British motorcycle manufacturers - V
Last update June 14, 2003
The quality car company Vauxhall Motors decided to get into motorcycles in 1922 to provide a vehicle in a lower price range. Major Frank Halford designed the Superb Four, a 931cc inlined four, shaft-driven, with a massive duplex frame and numerous innovations, producing 30 bhp. After only a half-dozen machines were made, Vauxhall dropped the project in 1924. A rebuilt one was shown in a vintage rally in 1959.
firm, Veloce Inc. was founded by German-born Johannes Gutgeman (changed
to Goodman), who started making motorcycles around the turn of the
century under name Ormonde. However, the company foundered in 1904 and he turned to bicycles,
not coming back to powered vehicles until 1910, when sons Percy and
Eugene joined the company and started under the name Veloce. Starting with two-strokes, Percy designed
the ohc 206cc Type A, but his real breakthrough was the 350cc Model K in 1925, which was the blueprint for future
models. This machine won the 1926 Junior TT and led to the KSS (sports)
and KTT (racing) models of the 1920s. The first bike to bear the
name Velocette was the 1939 GTP, a 250cc two-stroke.
The company concentrated on racers until WW2, when they turned to less exotic but still different road machines. Included among these post-war models are the 350cc Viper and 500cc Venom singles - high-performance machines, fast and powerful. The Thruxton, a souped-up Venom made from 1965, was their most powerful machine and one of the best contemporary singles. An attempt to develop a 149cc (later 200cc ) shaft-driven, liquid-cooled scooter (the LE) in the late post-war 1940s proved unsuccessful and costly. While advanced, it was sedate and economical - and unpopular. Despite its flaccid sales, the LE remained in production from 1949 until 1970. The company went out of business in 1971.
|Verus||1919-25. Built by Alfred Wiseman who also made Sirrah machines.|
|Victoria||1902-26 (28?).Scottish firm.|
|Villiers||Founded as Villiers Cycle Components Co. in Wolverhampton by John Marston (see Sunbeam) in 1898 to make pedals and other small fittings for his bicycle firm. Soon started making other products such as wheels, turning to engines and motorcycles in 1911. Originally planned for a 349cc four stroke, but switched to two-stroke design in 1912. Started mass-production with Mk 1 269cc two-stroke single in 1913. Closed in 1916 for war time production, re-opened in 1918. By 1922, they had advanced their design several times and were making the Mk V. They were also making 98, 147, 247 and 342cc sizes, branching out from that to make 18 models by 1925. They made a pressurized oil system in 1926, an inline twin in 1927 and water-cooled singles in early 1930s. Merged with four-stroke rival JAP in 1957 (58?). Taken over by shareholder Manganese Bronze Holdings in 1965, which later took over AMC to form Norton Villiers. At this point, Villiers stopped supplying engines to outside companies. Production of the Villiers engine closed in the UK, but continued on in Madras, India.|
See also HRD. Philip Vincent designed and built his first motorcycle in 1924. He purchased HRD in 1928 and continued a tradition of making fast, well-crafted but expensive machines. His prime innovation was his own design of rear suspension. After receiving a batch of poor JAP engines for his TT racing models in 1934, he decided to make his own engines and ended up with the series A line. Australian engineer Phil Irving joined Vincent to make the 1935 Meteor, a powerful 499cc single (sold in four models as the Meteor, sports Comet, Comet Special and TT racing models). The Comet line had both front and rear suspension at a time when most manufacturers had only front suspension.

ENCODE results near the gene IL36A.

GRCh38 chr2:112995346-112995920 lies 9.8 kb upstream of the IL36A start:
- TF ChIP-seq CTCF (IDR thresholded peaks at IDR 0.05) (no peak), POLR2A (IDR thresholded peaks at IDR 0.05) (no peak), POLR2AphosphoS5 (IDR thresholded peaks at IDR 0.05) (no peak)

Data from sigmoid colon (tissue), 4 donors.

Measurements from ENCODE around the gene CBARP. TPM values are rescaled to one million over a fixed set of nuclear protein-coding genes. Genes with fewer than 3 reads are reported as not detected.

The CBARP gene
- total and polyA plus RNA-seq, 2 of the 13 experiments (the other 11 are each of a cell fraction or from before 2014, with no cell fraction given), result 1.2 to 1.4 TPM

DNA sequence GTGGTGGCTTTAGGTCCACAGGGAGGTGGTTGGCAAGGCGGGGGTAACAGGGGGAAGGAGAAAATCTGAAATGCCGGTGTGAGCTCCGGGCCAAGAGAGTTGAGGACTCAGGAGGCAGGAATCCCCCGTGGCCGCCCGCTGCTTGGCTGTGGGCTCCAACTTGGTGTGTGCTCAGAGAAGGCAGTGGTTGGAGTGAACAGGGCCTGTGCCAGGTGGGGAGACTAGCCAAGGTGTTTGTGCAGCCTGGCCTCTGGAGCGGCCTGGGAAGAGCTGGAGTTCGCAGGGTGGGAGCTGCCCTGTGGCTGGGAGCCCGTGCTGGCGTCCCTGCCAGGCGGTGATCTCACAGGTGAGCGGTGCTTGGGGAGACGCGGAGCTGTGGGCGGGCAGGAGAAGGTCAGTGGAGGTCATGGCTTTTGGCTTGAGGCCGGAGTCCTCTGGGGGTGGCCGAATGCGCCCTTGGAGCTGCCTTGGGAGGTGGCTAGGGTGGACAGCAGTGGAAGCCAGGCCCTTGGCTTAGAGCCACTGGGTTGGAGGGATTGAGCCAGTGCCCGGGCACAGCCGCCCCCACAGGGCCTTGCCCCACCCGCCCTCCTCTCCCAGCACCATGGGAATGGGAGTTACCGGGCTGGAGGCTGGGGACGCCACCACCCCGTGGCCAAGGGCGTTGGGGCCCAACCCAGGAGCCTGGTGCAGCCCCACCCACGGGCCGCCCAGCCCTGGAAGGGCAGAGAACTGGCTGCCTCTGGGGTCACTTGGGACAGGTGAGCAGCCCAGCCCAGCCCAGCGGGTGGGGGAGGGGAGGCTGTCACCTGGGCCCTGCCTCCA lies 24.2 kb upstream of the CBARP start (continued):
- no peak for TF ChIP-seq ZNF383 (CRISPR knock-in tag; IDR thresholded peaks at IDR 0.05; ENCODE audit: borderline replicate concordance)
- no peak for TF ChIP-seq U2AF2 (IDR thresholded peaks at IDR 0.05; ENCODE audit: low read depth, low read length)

In 1936 he developed the famous 998cc V-twin. But the engine proved cantankerous and too much for current transmissions.
After WW2, the 45 hp Series B Rapide was released with an upgraded transmission, a new gearbox and a radical new frame to offer a 110mph top speed. Comet and Meteor singles were brought back in 1948 (with a racing TT replica version), followed by the sporting 55 hp Black Shadow V-twin, capable of 120-128 mph (it weighed 458 lb dry, about 80lb more than a T100 Tiger). In 1949, Series C was released with new Vincent forks. But as good as the machines were, they were handcrafted and expensive. After selling only 11,000 machines post-war, a sales slump in 1954 forced the company to manufacture NSU mopeds (selling about 20,000) and Firefly engines under licence.
Vincent released the Series D Black Knight (formerly Rapide) and Black Prince (formerly Shadow) in late 1954 but despite a wealth of technical innovations, their fully-faired styling was unpopular. Short supply of fibreglass encouraged an attempt to release them as 'naked' bikes, but it backfired on the market. Sales of new models of this "two-wheeled Bentley" were very slow. The company was also losing money in an experimental water scooter called the Amanda - predating today's jet skis by a quarter century. Vincent finally closed in 1955.
Rollie Free broke the 150mph barrier on a Lightning in 1951 (?), Russell Wright set the world record at 185.15 mph and Robert Burns the sidecar record at 163.06 mph in 1955, both on Vincent Lightnings in New Zealand.
|Vinco||1903-05. Produced by W. H. Heighton Ltd.|
|Vindec||1902-29 (1914-28?). Sold by Brown Brothers.|
|Vindec-Special||1903-14 Same as Allright, built in Germany for Britain.|
|Vitesse||Name derives from VTS the Valveless Two Stroke Company, of Birmingham. Engine manufacturer.|
|Voyager||1990. A feet-forward machine like the Quasar, but without a roof. Used same Reliant car engine as the Quasar.|
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